When the Honolulu morgue acquired refrigerated trailers to store extra bodies during the pandemic last year, the city also brought in police officers to watch the containers 24/7. 

The city says it wanted to prevent vandalism and protect people’s loved ones at the Iwilei office. 

A year and a half later, though, the county is on track to spend over $1 million on police overtime to provide round-the-clock surveillance of the remains, and some community members are questioning the expense. The money came from the city’s American Rescue Plan allocation. 

A large white refrigerated container sits in the parking lot of the Department of the Medical Examiner during a surge in Covid-19 cases statewide. September 2, 2021.
A Honolulu police officer has been standing guard at the morgue trailers 24/7 since September 2021. Cory Lum/Civil Beat/2021

“To me, it sounded like a way to burn pandemic funds,” said former Honolulu deputy police chief John McCarthy. “How many people want to break into a trailer and desecrate a body or steal a body? That’s pretty low on the list of crimes.” 

Police, ranging from officers to lieutenants, can make between $50 and $96 per hour on overtime depending on rank, according to the mayor’s office. Private security is generally cheaper. For instance, Allied Universal is currently hiring guards in Honolulu at about $17 per hour, a job posting shows. 

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Honolulu has been criticized for its record-breaking police overtime spending in recent years. The city was under particular scrutiny during the early days of the pandemic when officers were able to pad their pay by issuing tens of thousands of Covid violation tickets that were ultimately dismissed en masse. A Civil Beat review last year found that overtime is significantly boosting some officers’ pension payments, and a city audit this year found HPD’s ineffective management of overtime will cost the city $6 million in increased pension costs over the last five years.

Nick Chagnon, a lecturer at the University of Hawaii whose research includes criminology, also questioned the use of officers given that many residents have called for more police protection in their neighborhoods. The assignment means one more officer per shift is occupied at a time when the department is struggling with staffing shortages

“If we have communities that are saying that there isn’t enough police presence and response to violent crime, property crime, how is the allocation of a 24/7 detail for these trailers being weighed against response to violent crime and investigation?” he asked. 

The Honolulu Medical Examiner’s office is located in Iwilei near the Institute for Human Services. David Croxford/Civil Beat/2022

The city feels it was a necessary expense, according to Ian Scheuring, a spokesman for Honolulu Mayor Rick Blangiardi’s office. Each of the trailers has the capacity to hold 50 bodies, and the city has a duty to protect them, he said. 

“It’s a significant responsibility that requires a significant level of protection, of care, on our part,” he said in an interview. “If that was my loved one in one of those trailers who had passed away and was awaiting an autopsy, then I would certainly look at this situation and say, I would much rather have HPD providing this critical service than a rented security force.”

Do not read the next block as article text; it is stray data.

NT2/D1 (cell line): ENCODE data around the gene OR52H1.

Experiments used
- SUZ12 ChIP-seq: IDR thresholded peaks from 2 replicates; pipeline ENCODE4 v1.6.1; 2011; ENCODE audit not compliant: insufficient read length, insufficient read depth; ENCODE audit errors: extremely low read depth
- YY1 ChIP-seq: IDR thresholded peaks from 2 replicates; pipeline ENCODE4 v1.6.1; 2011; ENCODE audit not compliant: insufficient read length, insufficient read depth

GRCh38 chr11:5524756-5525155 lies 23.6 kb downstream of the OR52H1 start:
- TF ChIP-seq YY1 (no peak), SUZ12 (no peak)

For a time, the trailers were relying on generators, and there was a concern that someone could cut the power, which would allow the bodies to warm, according to Scheuring. However, the trailers are now connected to the main building’s power source. 

Vandalism in general has been a major issue in the area, according to the medical examiner’s administrative services officer Kira Kimura. Before HPD was stationed there, she said there were problems with graffiti, the windows of Kimura’s car were smashed and someone cracked the office’s glass entryway. The office had private security at the time, she said, and there haven’t been any problems since HPD came in.

Officers can make up to $96 an hour on overtime shifts, depending on their rank. David Croxford/Civil Beat/2022

“Even when you have cheaper security, things can still happen. Acts of vandalism can still happen,” Scheuring said.

Denny Santiago, a retired Honolulu police officer, said he can understand the need for protection if the trailer contains evidence of a crime, such as a homicide. But if not, he said it’s “questionable.”

“If it’s just normal unattended (death), I don’t think you need a police officer,” he said.

The trailers were brought in at the end of August 2021, at a time when the morgue was over capacity. They were needed because the facility was storing bodies for longer periods during Covid-19, Kimura said. 

“A common misconception was that the trailers were deployed due to the number of Covid-19 death cases,” she said. “The reality is that due to restrictions on gatherings, understandably families wanted to wait until they were able to have a funeral with less restrictions so they could have closure and say their final goodbyes.” 

The outside storage has also been helpful as the morgue undergoes renovations, she said. It’s easier to check bodies in and out of the trailers instead of walking through a construction zone to fetch them from the office refrigerators.

Once the renovations are complete, the trailers will be removed and HPD will leave, too, Scheuring said.

Amanda Ybanez, a member of the Kalihi-Palama Neighborhood Board, said she’s comfortable with the expenditure.

“Do I agree that is a whole lot of money? You betcha,” she said. “Is it necessary? I think so. I wouldn’t want somebody to have their loved one’s body vandalized or have something happen. Everybody deserves that peace of mind.”

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